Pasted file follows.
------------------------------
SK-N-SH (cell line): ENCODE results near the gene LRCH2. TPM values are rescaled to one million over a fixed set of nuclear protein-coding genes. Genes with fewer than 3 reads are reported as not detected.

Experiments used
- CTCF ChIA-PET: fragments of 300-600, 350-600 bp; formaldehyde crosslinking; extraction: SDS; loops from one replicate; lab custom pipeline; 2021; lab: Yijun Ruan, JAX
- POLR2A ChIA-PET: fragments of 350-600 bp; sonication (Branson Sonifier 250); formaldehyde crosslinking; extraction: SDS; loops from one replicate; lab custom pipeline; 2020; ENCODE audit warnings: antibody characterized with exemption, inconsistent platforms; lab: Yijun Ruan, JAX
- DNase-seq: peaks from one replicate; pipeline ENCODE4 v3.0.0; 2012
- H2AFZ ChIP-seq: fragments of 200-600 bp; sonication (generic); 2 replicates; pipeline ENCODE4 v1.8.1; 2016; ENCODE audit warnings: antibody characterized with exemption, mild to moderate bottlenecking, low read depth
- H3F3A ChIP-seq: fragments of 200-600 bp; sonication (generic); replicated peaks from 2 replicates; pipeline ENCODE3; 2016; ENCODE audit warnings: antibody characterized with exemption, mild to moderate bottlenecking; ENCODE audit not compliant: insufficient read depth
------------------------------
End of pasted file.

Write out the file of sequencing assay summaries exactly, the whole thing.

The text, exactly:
SK-N-SH (cell line): ENCODE results near the gene LRCH2. TPM values are rescaled to one million over a fixed set of nuclear protein-coding genes. Genes with fewer than 3 reads are reported as not detected.

Experiments used
- CTCF ChIA-PET: fragments of 300-600, 350-600 bp; formaldehyde crosslinking; extraction: SDS; loops from one replicate; lab custom pipeline; 2021; lab: Yijun Ruan, JAX
- POLR2A ChIA-PET: fragments of 350-600 bp; sonication (Branson Sonifier 250); formaldehyde crosslinking; extraction: SDS; loops from one replicate; lab custom pipeline; 2020; ENCODE audit warnings: antibody characterized with exemption, inconsistent platforms; lab: Yijun Ruan, JAX
- DNase-seq: peaks from one replicate; pipeline ENCODE4 v3.0.0; 2012
- H2AFZ ChIP-seq: fragments of 200-600 bp; sonication (generic); 2 replicates; pipeline ENCODE4 v1.8.1; 2016; ENCODE audit warnings: antibody characterized with exemption, mild to moderate bottlenecking, low read depth
- H3F3A ChIP-seq: fragments of 200-600 bp; sonication (generic); replicated peaks from 2 replicates; pipeline ENCODE3; 2016; ENCODE audit warnings: antibody characterized with exemption, mild to moderate bottlenecking; ENCODE audit not compliant: insufficient read depth